What does the international community need to do to stop Ebola’s spread?

Ebola Outbreak

Ebola Handbook - WHOA journalist holds a Ebola hand book distributed by the World Health Organization (WHO) during the 65th Session of the WHO Regional Committee for the Western Pacific in Manila on October 13, 2014. Health ministers of East Asia and the Pacific met with WHO officials to discuss the region’s defences to the threat posed by the deadly Ebola outbreak. AFP PHOTO / Jay DIRECTO

As the global death toll from Ebola continues to rise, new questions are being raised after the virus was transmitted to someone in the United States for the first time.

The World Health Organization has now put the death toll from Ebola at over 4,030. The vast majority of those deaths are coming from the West African nations of Liberia, Sierra Leone, and Guinea. Passengers from the three African nations will now undergo enhanced screening at designated airports in Great Britain and the United States.

The U.N. special envoy on Ebola, Dr. David Nabarro, warned that the world might have to live with the disease forever unless almost every country is mobilized to fight it. The presidents of Sierra Leone and Liberia appeared before the IMF and World Bank last week pleading for more help.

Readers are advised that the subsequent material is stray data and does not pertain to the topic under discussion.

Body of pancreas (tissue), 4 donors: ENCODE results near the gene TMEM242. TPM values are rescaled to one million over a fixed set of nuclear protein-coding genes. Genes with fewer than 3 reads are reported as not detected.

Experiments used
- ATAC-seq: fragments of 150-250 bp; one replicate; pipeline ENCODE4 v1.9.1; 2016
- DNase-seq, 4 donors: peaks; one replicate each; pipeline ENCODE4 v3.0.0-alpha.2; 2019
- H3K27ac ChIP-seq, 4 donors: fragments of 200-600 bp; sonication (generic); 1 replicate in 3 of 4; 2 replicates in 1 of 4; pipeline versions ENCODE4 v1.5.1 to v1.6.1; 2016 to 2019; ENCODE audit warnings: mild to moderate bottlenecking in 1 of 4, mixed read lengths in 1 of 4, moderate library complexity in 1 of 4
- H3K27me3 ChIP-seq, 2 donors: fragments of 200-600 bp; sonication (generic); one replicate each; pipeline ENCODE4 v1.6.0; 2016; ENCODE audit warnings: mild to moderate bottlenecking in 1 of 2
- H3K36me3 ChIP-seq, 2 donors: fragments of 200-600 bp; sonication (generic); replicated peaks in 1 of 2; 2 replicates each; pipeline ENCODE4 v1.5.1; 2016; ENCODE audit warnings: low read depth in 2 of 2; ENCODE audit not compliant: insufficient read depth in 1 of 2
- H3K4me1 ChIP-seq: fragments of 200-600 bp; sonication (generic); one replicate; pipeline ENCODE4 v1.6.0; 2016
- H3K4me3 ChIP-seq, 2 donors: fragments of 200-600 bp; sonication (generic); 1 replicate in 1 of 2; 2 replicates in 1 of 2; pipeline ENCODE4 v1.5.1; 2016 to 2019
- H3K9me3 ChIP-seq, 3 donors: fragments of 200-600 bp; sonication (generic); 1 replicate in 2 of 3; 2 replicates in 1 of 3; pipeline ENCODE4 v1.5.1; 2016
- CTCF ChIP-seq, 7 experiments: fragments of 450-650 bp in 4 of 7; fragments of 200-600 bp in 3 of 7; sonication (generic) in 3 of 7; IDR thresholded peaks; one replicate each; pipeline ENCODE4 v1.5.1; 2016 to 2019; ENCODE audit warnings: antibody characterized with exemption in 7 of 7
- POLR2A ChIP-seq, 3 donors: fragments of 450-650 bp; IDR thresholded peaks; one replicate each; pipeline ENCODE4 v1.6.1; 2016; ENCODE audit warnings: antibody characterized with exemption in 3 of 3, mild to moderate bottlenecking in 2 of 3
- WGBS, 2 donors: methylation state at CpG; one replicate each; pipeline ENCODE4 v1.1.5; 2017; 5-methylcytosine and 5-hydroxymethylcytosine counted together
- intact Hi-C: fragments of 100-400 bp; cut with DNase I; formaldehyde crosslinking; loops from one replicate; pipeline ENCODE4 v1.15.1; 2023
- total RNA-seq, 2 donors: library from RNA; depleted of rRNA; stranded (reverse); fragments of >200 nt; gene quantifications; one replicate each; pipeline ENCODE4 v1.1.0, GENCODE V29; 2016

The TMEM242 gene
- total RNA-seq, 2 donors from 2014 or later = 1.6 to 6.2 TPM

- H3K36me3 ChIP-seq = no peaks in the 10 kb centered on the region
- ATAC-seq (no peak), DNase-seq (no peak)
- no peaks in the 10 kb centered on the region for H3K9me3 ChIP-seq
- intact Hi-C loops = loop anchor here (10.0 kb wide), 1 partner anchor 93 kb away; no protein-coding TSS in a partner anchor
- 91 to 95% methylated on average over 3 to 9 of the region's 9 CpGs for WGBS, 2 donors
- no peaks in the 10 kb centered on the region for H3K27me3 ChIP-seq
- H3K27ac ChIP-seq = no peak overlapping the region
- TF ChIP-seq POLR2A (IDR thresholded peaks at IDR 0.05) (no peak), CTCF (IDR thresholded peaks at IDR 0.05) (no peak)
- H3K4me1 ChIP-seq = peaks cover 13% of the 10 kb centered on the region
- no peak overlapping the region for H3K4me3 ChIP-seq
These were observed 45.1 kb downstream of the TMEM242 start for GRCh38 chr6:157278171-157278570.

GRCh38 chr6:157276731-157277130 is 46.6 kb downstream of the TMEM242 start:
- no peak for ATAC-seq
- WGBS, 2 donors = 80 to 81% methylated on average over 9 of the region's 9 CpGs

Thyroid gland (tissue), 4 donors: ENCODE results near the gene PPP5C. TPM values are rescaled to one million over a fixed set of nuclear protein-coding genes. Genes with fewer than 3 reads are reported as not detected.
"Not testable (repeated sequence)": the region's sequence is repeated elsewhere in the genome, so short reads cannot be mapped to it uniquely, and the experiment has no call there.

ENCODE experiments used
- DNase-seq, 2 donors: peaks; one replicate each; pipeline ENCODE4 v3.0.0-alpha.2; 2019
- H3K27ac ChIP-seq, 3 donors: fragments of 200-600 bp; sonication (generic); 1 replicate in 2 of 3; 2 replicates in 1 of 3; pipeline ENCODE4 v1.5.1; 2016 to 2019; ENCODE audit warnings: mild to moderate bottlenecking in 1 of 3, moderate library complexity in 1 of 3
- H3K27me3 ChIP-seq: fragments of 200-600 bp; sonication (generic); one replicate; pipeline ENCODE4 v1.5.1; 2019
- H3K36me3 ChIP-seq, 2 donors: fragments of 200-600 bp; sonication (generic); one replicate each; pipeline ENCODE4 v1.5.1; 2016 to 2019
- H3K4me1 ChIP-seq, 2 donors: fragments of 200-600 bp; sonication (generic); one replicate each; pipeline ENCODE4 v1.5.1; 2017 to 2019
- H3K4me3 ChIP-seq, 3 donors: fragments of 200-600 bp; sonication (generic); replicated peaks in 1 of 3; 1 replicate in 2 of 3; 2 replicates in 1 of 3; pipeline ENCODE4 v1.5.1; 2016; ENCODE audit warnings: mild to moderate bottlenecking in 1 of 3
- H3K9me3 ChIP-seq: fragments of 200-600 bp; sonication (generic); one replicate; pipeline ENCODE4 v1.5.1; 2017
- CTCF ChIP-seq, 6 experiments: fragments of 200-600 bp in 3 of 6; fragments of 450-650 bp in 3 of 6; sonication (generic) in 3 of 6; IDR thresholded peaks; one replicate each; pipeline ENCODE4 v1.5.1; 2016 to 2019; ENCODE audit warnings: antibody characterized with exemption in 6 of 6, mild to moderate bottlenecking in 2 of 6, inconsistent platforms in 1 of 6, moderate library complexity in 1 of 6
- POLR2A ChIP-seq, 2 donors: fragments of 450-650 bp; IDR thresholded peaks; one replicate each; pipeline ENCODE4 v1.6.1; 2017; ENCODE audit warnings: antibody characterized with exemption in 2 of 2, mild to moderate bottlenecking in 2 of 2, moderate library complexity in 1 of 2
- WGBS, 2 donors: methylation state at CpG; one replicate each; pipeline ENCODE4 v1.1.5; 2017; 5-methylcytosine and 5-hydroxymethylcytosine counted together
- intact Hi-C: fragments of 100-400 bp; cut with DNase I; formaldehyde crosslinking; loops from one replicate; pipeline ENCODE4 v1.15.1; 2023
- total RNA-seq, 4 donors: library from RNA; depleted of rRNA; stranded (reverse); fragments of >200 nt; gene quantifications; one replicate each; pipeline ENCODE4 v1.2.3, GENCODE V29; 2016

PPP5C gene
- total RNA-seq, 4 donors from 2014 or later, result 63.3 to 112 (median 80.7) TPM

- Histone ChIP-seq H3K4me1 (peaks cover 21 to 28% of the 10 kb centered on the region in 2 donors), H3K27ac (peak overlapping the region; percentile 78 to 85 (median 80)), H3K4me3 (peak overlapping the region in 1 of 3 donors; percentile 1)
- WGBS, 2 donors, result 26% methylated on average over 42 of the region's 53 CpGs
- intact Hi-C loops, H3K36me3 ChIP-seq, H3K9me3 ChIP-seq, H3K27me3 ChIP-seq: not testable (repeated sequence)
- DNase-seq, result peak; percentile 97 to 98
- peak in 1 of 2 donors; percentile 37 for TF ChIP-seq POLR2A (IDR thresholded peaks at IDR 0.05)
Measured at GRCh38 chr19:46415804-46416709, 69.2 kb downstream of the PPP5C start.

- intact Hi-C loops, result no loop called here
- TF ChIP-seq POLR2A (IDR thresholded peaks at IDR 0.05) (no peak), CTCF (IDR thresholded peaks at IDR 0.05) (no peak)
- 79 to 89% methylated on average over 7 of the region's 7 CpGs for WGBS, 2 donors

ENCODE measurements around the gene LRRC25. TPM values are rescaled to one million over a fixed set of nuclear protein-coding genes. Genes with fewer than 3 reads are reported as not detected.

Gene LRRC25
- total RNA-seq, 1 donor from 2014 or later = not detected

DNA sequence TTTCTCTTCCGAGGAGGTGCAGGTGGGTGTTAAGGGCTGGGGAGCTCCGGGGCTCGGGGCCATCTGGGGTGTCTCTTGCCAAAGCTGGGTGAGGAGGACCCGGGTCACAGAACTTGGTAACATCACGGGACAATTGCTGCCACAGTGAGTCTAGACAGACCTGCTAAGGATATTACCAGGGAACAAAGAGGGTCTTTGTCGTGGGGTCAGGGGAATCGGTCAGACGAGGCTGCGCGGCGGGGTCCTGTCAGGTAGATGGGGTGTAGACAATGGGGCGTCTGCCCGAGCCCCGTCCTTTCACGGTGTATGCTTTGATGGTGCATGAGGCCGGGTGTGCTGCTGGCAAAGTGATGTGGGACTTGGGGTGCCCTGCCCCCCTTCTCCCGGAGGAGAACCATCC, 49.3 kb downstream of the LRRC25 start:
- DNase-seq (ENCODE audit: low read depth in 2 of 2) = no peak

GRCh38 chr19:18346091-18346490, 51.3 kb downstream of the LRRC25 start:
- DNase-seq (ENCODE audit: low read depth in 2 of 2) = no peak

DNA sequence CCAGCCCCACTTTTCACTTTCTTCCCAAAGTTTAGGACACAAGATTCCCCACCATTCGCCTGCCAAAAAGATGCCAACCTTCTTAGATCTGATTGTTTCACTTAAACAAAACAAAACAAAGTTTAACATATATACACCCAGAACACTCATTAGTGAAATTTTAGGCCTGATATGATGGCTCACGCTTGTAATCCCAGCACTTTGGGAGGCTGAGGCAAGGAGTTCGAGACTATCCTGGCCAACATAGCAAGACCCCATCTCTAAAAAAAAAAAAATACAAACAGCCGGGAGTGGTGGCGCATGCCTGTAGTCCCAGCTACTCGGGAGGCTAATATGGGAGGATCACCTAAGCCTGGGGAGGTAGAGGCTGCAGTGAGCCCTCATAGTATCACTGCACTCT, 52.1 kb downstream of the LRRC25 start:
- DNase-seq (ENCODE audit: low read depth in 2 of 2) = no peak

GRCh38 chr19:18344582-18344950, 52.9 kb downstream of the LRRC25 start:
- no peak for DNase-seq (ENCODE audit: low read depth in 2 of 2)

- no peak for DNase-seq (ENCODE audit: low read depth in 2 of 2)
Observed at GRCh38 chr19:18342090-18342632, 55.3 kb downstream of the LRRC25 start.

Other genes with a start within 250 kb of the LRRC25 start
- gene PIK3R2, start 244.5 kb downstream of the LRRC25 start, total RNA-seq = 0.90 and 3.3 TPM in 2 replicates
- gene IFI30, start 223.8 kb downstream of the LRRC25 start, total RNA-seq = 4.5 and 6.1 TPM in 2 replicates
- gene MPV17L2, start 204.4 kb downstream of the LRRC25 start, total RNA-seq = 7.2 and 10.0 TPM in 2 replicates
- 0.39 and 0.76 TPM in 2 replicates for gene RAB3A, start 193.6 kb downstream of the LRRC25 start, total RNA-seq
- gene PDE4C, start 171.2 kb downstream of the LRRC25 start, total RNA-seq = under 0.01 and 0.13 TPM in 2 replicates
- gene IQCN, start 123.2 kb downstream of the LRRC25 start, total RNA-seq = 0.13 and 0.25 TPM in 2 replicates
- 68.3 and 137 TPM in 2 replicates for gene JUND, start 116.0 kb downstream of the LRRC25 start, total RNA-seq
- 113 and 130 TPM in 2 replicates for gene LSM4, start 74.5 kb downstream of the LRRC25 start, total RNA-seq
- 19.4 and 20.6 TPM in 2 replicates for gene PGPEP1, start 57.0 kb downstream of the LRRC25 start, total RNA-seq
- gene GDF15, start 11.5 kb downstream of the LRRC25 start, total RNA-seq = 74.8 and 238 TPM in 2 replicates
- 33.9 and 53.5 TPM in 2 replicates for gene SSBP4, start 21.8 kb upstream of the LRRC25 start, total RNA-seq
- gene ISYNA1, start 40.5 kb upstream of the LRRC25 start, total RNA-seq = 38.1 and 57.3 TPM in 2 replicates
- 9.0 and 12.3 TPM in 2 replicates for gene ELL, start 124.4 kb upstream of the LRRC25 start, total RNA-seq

The World Bank warned the Ebola outbreak could cost the West African economy $32 billion by the end of 2015 unless the epidemic is contained quickly. CCTV America’s Katerina Vittozzi reports from Liberia.


For more on the Ebola outbreak, The Heat panel was joined by John McConnell. He’s the editor of The Lancet, one of the world’s oldest and most prestigious medical journals. The Heat was also joined by Dr. Jose Martin-Moreno. He’s a professor of preventative medicine and public health at the University of Valencia.

The second Heat panel was joined by Alexandra Phelan. She’s an adjunct professor in Public Health Law and Ethics at Georgetown University, and is currently researching the key legal issues of infectious diseases in the face of such global health issues as pandemics and refugee mobility.

Robin Sanders also joins the Heat. She was a U.S. Ambassador to the Republic of the Congo during an Ebola outbreak in 2002-2003, and witnessed much of the work that went into combating it then. She later served as the U.S. Ambassador to Nigeria.

Liberia faces a grim task of dealing with the country’s mounting death toll. For the burial teams, it’s also a risky one.